Vodacom Group CEO Shameel Joosub elaborated: “When we first launched m-pesa in 2010 we had high hopes that it would have the same kind of transformational impact seen in Kenya. We wanted to change the way South Africans handle money for the better. Each country has its own unique needs and challenges, and it has been a learning process getting to understand exactly what will and what won’t work in South Africa. We’ve taken the experience and knowledge gained from the past four years and have used this as the basis for a comprehensive redesign of m-pesa for the South African market.
The bottom line is, Vodacom finally listened to criticism. Mindful of the fact that 70% of the adult population in Kenya uses m-pesa, the company realised that distribution was key. In Kenya, m-pesa has more than 60 000 agents.
“It’s not good enough to have an agent at the nearest big town or at a handful of big retail outlets,” says Joosub. “Kenya and Tanzania taught us that if you need to take a taxi to use the service, it will fail. Instead, you need to have agents where people live and work.
The learning has been dramatic: The 2014 version of m-pesa in South Africa is launching with more than 8 000 agents at informal outlets as well as retail stores, with an aim of 30 000 points of presence by year-end.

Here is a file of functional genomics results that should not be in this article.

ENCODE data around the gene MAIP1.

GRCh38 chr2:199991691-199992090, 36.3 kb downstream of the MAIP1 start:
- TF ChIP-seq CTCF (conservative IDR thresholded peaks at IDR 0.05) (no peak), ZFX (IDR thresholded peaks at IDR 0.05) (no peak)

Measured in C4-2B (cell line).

“This will guarantee a lead in distribution by putting the nearest m-pesa agent within hundreds of meters of customers, and has the potential to generate additional employment,” Vodacom announced, saying it has even gone as far as launching a mobile-based locator to direct customers to the nearest m-pesa outlet.
Ease of registration was the second priority, according to the statement:
“In Kenya and Tanzania, any m-pesa agent can register a customer – all it takes is a mobile phone and an ID document. For the original launch of m-pesa in South Africa, a potential customer had to present their ID in person at a limited number of outlets. With the revised m-pesa, customers can self-register via mobile phone simply by entering their name and ID number. If a customer would like to enhance the functionality and transaction limits of their m-pesa account, then all they need to do is take their ID and register in person at one of the roughly 1,000 FICA sites set up countrywide. These include Vodacom shops, spaza shops and specialized FICA hubs at key points like cash ‘n carry outlets.